We shall use the Ito’s lemma to obtain the Hamilton-Jacob-Bellman (HJB) equation from which we shall obtain the reinsurer’s optimal investment in the risky and the optimal reinsured proportion and investigate the correlation of the Brownian motions on them.

2. The Model Formulation the Model

The constant elasticity of variance (CEV) model is one-dimensional diffusion process that solves a stochastic differential equation (SDE). It is a natural extension of the geometric Brownian motion (GBM). The constant elasticity of variance model was originally proposed by Cox and Ross as an alternative diffusion process for European option pricing. Compared to Geometric Brownian Motion (GBM), we see that the advantages of the constant elasticity of variance (CEV) model are that the volatility rate has correlation with risky asset price and can explain the empirical bias such as volatility smile.

The constant elasticity of variance (CEV) model is giving as;

$\text{d}S\left(t\right)=S\left(t\right)\left[\mu \text{d}t+\beta S{\left(t\right)}^{\gamma}{Z}^{\left(2\right)}\left(t\right)\right],$ (1)

where

$\mu $ is a long term rate of return, $\gamma $ is the elasticity parameter satisfying $\gamma >0$ , $\beta S{\left(t\right)}^{\gamma}$ is the volatility, and ${Z}^{\left(2\right)}\left(t\right)$ is a standard Brownian motion.

Remark: Note that when the elasticity parameter $\gamma $ equals zero, the constant elasticity of variance (CEV) model reduces to Geometric Brownian motion.

The Model

Let the claim process $C\left(t\right)$ of an insurance company be governed by

$\text{d}C\left(t\right)=a\text{d}t-b\text{d}{Z}^{\left(1\right)}$ (2)

where a and b are positive constant and ${Z}^{\left(1\right)}\left(t\right)$ is a standard Brownian motion that is defined on a complete probability space $\left(\Omega ,f,\left({f}_{t}\right);t>0\right)$ .

Let the premium rate be

$c=\left(1+\theta \right)a$ (3)

where $\theta >0$ is the security risk premium of an insurer who has obtained a reinsurance, then applying (3) in (2), the surplus process of the insurer is now given as

$\text{d}R\left(t\right)=c\text{d}t-\text{d}C\left(t\right)=a\theta \text{d}t+b\text{d}{Z}^{\left(1\right)}\left(t\right)$ (4)

Assuming an insurer has the permission to purchase proportional reinsurance from a reinsure and pays premium on continuous basis, at the rate of $\left(1+\eta \right)ap\left(t\right)$ where $\eta >\theta >0$ is the safety loading, then the surplus of the reinsurer is given as

$\text{d}R\left(t\right)=\eta p\left(t\right)a\text{d}t+bp\left(t\right)\text{d}{Z}^{\left(1\right)}\left(t\right)$ (5)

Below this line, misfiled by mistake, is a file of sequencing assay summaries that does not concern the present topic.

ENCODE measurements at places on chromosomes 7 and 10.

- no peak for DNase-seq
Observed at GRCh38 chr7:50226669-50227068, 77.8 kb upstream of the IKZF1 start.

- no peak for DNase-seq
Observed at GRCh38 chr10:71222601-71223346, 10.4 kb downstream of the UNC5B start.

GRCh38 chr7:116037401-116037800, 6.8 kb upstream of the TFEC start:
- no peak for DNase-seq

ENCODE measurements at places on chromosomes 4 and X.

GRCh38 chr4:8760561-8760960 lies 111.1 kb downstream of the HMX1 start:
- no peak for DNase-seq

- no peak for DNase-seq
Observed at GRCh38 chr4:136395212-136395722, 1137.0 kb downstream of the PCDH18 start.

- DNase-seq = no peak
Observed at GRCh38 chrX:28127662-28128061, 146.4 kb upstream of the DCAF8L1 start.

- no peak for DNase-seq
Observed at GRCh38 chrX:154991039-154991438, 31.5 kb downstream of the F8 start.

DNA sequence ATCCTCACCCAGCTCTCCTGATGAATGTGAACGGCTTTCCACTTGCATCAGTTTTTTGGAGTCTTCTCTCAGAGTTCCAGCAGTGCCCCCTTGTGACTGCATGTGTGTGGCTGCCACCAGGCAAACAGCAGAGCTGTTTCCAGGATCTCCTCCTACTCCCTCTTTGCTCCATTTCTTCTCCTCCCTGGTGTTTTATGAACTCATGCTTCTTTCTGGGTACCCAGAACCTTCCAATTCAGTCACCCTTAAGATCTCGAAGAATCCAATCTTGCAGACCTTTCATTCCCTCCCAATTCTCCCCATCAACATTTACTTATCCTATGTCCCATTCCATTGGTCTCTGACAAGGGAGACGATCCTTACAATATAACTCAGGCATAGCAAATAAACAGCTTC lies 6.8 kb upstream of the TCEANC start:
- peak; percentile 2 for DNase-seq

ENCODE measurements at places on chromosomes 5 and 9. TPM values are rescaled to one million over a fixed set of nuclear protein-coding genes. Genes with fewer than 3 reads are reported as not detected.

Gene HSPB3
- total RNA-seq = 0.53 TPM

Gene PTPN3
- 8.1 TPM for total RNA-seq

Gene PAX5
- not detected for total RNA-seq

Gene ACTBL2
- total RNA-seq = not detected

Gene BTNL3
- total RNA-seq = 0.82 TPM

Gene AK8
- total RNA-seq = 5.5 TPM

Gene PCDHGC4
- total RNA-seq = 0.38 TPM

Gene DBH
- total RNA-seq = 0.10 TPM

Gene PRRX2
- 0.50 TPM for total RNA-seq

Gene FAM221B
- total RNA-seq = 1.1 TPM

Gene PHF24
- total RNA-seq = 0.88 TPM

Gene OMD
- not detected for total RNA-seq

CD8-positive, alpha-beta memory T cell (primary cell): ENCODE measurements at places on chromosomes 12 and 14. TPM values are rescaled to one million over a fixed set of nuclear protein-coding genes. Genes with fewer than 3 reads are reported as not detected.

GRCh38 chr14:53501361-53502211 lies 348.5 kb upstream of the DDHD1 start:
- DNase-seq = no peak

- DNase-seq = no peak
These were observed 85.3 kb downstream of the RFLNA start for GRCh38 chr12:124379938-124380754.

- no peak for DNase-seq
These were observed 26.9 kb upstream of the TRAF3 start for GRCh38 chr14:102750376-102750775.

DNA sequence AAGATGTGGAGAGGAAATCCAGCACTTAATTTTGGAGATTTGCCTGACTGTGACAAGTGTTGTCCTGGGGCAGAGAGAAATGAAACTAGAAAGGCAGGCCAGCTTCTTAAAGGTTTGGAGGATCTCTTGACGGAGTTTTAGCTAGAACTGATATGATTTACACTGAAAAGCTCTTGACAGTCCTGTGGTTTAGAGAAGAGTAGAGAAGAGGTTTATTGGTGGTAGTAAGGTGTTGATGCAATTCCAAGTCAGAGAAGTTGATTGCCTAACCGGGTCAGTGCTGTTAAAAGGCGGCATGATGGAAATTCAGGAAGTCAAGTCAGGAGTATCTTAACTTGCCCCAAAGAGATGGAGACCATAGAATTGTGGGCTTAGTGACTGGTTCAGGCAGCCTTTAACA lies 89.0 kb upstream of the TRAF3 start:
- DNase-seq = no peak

We also assume that both the insurer and the reinsurer invest their surpluses in the same market consisting of two assets; a risky asset (stock) and a riskless asset (bond). Let the prices of the risky and riskless asset be $S\left(t\right)$ and $B\left(t\right)$ respectively, and the price mechanism of the risky asset is driven by the constant elasticity of variance model, given a

$\text{d}S\left(t\right)=S\left(t\right)\left[\mu dt+\beta {S}^{\gamma}\left(t\right)\text{d}{Z}^{\left(2\right)}\left(t\right)\right],\gamma >0,0\le \beta \le 1.$ (6)

where μ denotes the appreciation rate of the risky asset and the $\beta {S}^{\gamma}\left(t\right)$ its volatility. ${Z}^{\left(2\right)}\left(t\right)$ is a standard Brownian motion defined on a complete probability space. The dynamics of the price of the riskless asset is given by the equation

$\text{d}B\left(t\right)=kB\left(t\right);B\left(0\right)=1,\text{\hspace{0.17em}}k\text{\hspace{0.17em}}\text{a}\text{\hspace{0.17em}}\text{constant}$ (7)

Let $W\left(t\right)$ be the total money amount the reinsurer has for investment. If he invests $\pi \left(t\right)$ on the risky asset, then his investment on the riskless assets is $\left[W\left(t\right)-\pi \left(t\right)\right]$ .

Corresponding to the policy $\pi $ , the admissible strategy $\left[p\left(t\right),\pi \left(t\right)\right]$ the wealth process of the reinsurer evolve according to the stochastic differential Equations (SDEs);

$\text{d}{W}^{\pi}\left(t\right)=\pi \left(t\right)\frac{\text{d}S\left(t\right)}{S\left(t\right)}+\left[W\left(t\right)-\pi \left(t\right)\right]\frac{\text{d}B\left(t\right)}{B\left(t\right)}+\text{d}R\left(t\right)$ (8)

Substituting the expression for $\frac{\text{d}S\left(t\right)}{S\left(t\right)}$ , $\frac{\text{d}B\left(t\right)}{B\left(t\right)}$ , and $\text{d}R\left(t\right)$ , making use of Equations (1), (5), (6), and (7) respectively in Equations (8) , we obtain,